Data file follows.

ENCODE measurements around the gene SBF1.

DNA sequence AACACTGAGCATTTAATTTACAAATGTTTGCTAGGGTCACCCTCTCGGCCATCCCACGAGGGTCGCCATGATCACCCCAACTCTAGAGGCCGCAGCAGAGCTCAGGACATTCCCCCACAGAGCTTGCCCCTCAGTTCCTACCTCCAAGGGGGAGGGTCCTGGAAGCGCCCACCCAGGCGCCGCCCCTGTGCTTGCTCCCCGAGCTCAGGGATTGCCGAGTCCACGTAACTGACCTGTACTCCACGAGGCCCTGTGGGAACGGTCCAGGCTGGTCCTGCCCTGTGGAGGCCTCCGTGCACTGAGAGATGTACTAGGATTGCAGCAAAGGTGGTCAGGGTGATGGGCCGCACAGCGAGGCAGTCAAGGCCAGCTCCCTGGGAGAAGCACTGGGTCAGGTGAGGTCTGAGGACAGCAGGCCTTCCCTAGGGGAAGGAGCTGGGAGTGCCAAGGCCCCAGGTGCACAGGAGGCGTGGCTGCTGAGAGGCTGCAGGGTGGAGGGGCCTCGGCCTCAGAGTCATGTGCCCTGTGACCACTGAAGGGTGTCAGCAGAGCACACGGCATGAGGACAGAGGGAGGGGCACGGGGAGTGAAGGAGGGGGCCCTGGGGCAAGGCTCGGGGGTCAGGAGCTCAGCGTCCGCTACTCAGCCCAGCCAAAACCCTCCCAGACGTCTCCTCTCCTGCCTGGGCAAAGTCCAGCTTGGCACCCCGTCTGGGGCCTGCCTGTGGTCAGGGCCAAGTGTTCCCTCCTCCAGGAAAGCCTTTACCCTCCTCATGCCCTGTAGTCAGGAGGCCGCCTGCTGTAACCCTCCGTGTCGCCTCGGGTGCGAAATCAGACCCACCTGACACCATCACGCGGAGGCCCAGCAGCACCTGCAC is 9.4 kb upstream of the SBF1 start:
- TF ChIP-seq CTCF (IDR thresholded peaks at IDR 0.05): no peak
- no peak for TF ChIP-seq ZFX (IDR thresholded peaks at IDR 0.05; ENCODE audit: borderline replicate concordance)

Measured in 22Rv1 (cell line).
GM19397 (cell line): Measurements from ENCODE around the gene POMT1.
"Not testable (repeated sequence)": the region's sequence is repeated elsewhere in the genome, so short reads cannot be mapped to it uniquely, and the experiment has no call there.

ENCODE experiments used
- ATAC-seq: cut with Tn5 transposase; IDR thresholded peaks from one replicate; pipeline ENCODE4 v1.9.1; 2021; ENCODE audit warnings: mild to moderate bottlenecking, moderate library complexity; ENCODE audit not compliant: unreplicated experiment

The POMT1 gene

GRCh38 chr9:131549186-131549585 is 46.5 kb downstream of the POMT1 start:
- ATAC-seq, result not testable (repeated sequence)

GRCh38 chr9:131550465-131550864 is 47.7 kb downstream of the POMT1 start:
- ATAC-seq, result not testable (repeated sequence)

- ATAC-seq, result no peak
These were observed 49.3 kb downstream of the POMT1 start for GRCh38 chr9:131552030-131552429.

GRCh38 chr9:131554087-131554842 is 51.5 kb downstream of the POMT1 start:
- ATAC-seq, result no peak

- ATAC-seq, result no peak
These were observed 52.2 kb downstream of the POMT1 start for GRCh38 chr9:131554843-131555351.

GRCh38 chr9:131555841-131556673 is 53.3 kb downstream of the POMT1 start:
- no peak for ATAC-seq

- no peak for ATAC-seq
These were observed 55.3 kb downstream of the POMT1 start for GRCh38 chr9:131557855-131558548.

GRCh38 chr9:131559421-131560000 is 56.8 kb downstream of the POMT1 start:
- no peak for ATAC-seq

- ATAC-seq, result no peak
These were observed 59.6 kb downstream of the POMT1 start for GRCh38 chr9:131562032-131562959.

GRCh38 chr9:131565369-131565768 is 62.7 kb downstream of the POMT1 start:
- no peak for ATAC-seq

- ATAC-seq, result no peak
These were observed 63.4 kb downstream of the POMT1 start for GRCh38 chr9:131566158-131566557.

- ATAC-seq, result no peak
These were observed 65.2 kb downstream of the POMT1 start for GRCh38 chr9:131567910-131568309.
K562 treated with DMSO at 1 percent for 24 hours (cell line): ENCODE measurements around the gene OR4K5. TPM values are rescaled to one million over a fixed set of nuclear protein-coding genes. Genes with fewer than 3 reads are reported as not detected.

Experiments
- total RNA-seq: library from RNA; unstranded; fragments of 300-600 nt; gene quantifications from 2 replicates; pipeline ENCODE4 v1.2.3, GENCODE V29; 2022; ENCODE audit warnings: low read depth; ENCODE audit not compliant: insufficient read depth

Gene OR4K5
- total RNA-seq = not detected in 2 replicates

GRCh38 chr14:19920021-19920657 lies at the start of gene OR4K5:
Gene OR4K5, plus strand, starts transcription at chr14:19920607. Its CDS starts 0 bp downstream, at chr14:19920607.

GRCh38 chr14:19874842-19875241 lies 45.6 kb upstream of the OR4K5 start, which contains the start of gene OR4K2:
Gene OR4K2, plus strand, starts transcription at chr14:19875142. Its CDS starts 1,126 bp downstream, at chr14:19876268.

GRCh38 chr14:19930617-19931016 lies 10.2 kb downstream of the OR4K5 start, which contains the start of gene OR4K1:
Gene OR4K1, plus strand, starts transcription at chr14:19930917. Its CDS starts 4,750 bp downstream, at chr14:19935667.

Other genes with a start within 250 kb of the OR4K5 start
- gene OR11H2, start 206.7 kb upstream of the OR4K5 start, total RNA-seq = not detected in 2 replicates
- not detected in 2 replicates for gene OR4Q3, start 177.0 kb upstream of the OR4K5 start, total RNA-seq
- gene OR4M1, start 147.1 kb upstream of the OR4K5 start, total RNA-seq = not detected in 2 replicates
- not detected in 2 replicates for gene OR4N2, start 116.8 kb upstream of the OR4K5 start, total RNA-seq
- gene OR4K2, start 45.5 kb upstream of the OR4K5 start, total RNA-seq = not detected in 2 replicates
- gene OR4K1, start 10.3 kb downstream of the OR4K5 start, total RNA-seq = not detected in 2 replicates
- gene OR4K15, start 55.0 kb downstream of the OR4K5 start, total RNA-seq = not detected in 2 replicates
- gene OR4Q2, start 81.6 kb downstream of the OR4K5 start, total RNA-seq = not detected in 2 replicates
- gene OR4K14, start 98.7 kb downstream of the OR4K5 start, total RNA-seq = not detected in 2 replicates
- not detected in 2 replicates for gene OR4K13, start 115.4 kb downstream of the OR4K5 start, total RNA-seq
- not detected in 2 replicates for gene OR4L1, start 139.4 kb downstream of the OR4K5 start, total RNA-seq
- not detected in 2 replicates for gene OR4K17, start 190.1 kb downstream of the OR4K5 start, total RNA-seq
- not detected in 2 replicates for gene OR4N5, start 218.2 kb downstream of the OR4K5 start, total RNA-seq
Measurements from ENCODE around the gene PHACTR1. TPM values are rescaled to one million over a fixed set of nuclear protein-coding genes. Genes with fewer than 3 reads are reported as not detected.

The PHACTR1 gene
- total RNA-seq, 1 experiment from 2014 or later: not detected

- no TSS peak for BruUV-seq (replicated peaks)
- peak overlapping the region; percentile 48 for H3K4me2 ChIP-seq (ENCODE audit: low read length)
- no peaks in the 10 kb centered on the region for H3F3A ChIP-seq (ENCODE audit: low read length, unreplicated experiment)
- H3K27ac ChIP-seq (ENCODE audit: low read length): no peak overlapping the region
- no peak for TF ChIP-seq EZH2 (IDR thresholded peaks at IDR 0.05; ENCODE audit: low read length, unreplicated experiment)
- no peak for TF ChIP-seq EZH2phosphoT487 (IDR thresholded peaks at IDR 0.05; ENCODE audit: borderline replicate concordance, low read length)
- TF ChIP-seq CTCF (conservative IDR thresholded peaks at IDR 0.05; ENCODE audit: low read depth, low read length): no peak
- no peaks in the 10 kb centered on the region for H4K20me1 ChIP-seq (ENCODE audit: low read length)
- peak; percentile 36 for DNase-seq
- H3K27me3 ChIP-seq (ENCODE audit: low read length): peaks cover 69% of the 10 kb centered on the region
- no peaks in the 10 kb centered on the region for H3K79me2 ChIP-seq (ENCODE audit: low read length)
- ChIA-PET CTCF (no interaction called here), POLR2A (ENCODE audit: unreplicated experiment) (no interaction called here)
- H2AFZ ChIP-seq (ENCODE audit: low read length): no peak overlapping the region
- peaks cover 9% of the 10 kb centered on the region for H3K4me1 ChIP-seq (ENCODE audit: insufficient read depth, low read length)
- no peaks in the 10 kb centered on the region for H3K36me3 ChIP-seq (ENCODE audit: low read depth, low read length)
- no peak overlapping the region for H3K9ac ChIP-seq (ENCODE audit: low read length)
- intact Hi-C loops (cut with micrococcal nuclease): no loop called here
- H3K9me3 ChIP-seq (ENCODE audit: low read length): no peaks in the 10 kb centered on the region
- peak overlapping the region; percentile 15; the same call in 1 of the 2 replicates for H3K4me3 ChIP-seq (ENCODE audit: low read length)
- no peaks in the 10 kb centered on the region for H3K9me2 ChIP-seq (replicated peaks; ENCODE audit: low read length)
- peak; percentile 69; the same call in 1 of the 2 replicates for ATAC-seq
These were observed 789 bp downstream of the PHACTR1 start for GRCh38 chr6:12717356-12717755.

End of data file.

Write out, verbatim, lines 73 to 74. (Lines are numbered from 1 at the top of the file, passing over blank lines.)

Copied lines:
- no peaks in the 10 kb centered on the region for H3K79me2 ChIP-seq (ENCODE audit: low read length)
- ChIA-PET CTCF (no interaction called here), POLR2A (ENCODE audit: unreplicated experiment) (no interaction called here)